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Which Elected Leaders Should Do More on Climate? Here’s What Americans Say. – The New York Times

It’ll take some time to understand how Americans view last week’s collapse of climate legislation in Congress, but previous data holds some clues. When asked which elected officials should do more on climate, Americans point to Congress, according to recent surveys by the Yale Program on Climate Change Communication.






61% of Americans think Congress should do more to address global warming

61% national avg.

61% of Americans think Congress should do

more to address global warming

61% national avg.

61% of Americans think Congress should do

more to address global warming

61% national avg.


Source: Yale Program on Climate Change Communication, Congressional district boundaries, 2021

Last year, researchers found 61 percent of American adults thought Congress should do more to address global warming, according to modeling of national survey data. Only 52 percent thought the same of the president.






52% think the president should do more

to address global warming

57% think their governor should do more

to address global warming

52% think the president should do

more to address global warming

57% think their governor should do

more to address global warming

52% think the president should do

more to address global warming

57% think their governor should do

more to address global warming

52% think the president should do more

to address global warming

57% think their governor should do more

to address global warming


Source: Yale Program on Climate Change Communication, by state, 2021

“People do understand, I think generally, that the president is not a king,” said Anthony Leiserowitz, who led the study and directs the Yale Program on Climate Change Communication. “It takes Congress to actually pass the laws and dedicate the money.”

When broken down by state, a majority of Americans in all but three believed that Congress should do more.

One of those is West Virginia, home to the Democrat responsible for last week’s failure to reach agreement on climate action. That senator, Joe Manchin III, who has personal ties to the fossil fuel industry, cited fears of inflation in describing his decision.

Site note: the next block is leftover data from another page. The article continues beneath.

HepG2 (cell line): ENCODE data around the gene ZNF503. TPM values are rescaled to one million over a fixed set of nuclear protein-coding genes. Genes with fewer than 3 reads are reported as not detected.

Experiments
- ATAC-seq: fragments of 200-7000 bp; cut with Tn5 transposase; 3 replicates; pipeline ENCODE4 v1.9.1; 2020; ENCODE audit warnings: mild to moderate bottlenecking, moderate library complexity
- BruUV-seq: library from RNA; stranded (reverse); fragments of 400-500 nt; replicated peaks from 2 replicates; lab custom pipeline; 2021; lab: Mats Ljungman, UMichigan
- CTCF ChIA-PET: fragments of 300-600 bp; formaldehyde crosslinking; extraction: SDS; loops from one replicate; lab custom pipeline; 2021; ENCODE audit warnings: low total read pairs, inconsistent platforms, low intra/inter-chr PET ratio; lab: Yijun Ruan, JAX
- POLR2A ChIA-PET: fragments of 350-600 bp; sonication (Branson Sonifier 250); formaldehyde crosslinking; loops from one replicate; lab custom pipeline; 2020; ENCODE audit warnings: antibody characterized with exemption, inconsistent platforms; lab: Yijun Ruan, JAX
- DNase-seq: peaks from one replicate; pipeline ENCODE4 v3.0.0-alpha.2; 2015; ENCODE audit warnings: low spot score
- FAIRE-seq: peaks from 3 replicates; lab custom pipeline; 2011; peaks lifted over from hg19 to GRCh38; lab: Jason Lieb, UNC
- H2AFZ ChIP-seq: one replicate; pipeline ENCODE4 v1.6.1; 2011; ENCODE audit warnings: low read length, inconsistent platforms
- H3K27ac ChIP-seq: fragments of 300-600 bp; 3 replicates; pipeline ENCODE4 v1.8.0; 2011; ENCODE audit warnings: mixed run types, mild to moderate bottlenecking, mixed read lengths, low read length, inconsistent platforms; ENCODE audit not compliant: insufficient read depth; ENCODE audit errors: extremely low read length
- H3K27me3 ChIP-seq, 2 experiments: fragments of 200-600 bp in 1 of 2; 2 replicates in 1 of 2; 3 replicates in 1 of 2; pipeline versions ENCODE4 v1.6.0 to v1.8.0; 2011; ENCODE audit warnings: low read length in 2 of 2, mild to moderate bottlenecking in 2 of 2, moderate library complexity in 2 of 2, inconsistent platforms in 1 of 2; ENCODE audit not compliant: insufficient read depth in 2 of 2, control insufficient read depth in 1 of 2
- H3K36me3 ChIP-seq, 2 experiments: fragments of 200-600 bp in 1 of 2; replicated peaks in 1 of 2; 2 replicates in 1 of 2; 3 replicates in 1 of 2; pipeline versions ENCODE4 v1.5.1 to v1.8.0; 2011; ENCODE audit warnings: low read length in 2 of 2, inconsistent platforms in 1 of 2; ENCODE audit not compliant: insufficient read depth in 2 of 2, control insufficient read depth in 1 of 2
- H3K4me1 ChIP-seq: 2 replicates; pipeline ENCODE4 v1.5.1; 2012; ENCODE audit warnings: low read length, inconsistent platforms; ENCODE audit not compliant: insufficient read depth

Percent who think Congress should do more to address global warming

Percent who think Congress should do more to address global warming

Percent who think Congress should do

more to address global warming


Source: Yale Program on Climate Change Communication, by state, 2021

If one Republican senator had joined the rest of the Democrats to pass the climate legislation, it would have altered temperatures on the planet, Dr. Leiserowitz said. Every fraction of a degree of warming brings greater risk of new catastrophes, scientists warn, like deadly heat waves, wildfires, extreme drought and increasingly powerful and destructive storms. But by voting with Democrats on climate, Republicans would potentially risk their political futures.

“Politics today is increasingly driven by base politics, so it’s not about catering to the average opinion of the voter in your state,” Dr. Leiserowitz said. “You’re going to get crucified by your right flank if you’re a Republican, as you will have crossed the fossil fuel industry, the small government groups, the nativists. That’s the stranglehold of our current system. It’s that people are trapped by their own extremes.”

Americans also look to another group of government leaders to do more on climate change: The state and local ones. The 2021 analysis found that 57 percent of Americans wanted their governor to do more to address global warming, and 59 percent wanted the same of local officials. Indeed, since the collapse of climate legislation last week, combined with a recent Supreme Court decision limiting the federal government’s power to regulate planet-warming emissions, state and local levels of government are among the remaining ways for the United States to fight global warming.

A Yale poll this spring, which was not broken down geographically, asked the same questions of registered voters. While the numbers differed slightly, the pattern remained regarding which elected officials they said should do more: 57 percent said Congress, 51 percent said President Biden, 53 percent said their governor and 55 percent said local officials.

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